Are politics changing - or is it the same old, same old?

Maybe it’s time to admit that the old fashioned political systems are defunct and need radical modernisation?

Will Offen
Jan 11, 2019 · 3 min read

It seems to me that elections and major issue votes in the past few years have increasingly returned split decisions and hung parliaments. At the time of writing, only 3 of the 28 EU member countries have a single party government and although this may be a product of a confused multinational organisation, there can be no doubt that the general electorate of many countries are experiencing difficulty in choosing a firm set of beliefs along traditional party lines.

The USA is faring no better. Seen from afar, Trump’s presidency is more than a little confusing. To judge him an unusual candidate is an understatement, to see him actually win the office is major surprise, even shock! How could a person with such limited political experience and intelligence be president of the USA?

At the same time, it doesn’t take a close study to see that the UK is currently having a political meltdown. A misappropriated and hopelessly inefficient referendum produced a divided country and parliament. An inevitable outcome, given the inadequate question choice, set without guidance, explanation or thought of consequence.

Lost trust and lack of leadership!

Both countries seem to offer particularly prominent examples of political confusion and unrest, perhaps with parallel causes, that give an insight to the general malaise of governments.

That the electorate has lost trust in its governing classes is not in doubt, hence no group can have a true allegiance and make a firm decision from one vote to the next. The proletariat (yes, they still exist, and always will) as a body will rally around any cry that promises to right its wrongs, however unrealistic and empty of structure the promises may be, taking its lead from biased press and so-called socialist politicians. The ruling classes cling on by “bending to the will of the people” and consequently have lost all power, rather like the modern-day weak-kneed parent that is frightened to chastise his children for fear of rebuke by his peers.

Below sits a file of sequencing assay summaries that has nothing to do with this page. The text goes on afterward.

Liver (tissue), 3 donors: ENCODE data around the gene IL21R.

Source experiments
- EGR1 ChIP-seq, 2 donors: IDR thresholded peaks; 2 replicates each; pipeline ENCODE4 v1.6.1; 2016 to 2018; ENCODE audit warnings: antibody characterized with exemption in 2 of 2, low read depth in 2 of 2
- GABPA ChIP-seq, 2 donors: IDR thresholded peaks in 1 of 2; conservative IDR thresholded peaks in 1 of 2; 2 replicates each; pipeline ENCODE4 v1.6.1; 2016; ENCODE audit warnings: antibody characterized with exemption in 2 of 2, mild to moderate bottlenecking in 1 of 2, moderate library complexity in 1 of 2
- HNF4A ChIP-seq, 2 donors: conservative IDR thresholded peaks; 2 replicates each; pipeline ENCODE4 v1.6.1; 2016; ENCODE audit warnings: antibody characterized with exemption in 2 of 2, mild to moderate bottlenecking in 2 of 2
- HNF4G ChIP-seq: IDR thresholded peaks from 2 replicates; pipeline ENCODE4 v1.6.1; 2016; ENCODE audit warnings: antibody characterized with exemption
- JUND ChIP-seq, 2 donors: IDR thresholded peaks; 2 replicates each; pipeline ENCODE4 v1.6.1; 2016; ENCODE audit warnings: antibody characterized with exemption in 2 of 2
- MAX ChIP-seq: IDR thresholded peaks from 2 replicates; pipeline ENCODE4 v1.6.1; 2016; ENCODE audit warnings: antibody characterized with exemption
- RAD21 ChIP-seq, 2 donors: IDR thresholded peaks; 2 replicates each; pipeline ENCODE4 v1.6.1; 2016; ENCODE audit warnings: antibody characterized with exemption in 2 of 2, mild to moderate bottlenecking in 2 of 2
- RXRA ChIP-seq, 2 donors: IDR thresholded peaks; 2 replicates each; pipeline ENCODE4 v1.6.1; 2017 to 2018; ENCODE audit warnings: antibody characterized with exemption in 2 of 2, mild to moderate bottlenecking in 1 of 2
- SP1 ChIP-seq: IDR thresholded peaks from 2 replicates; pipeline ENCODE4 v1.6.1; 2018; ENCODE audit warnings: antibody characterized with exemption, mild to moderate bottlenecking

So, we have no strong guidance simply because we can argue with the rules and get them changed. Maybe not a bad thing, but we need better rules. We can’t change the rules simply because we don’t like them, we must change them because they are wrong in some way, and the alternative rules must be good for everyone or anarchy will reign.

The tail is firmly wagging the dog in most of our governing structures, political, social and family. The old is not working and the new is not ready!

Personal agendas and unrealistic promises.

In Trump we see a non-politician, making decisions without thought to the international repercussions, having gained power on jingoistic speeches and unrealistic promises and in Brexit we see the result of a ‘cling to power’, ‘grass is greener’ promise producing an impossible negotiation to prevent a national suicide. Both played out on an embarrassing public stage by weak politicians motivated by personal agendas, arguing with a baying rabble that has no political intelligence or idea of the ramifications involved.

I guess it’s called evolution — and I pray we can get it done before it creates a seismic catastrophe, such as a global conflict!

Will Offen

Written by

Almost 50 years helping people become Aware of how much they can achieve through the power of Communication. Mediocrity is a choice we don’t have to make!

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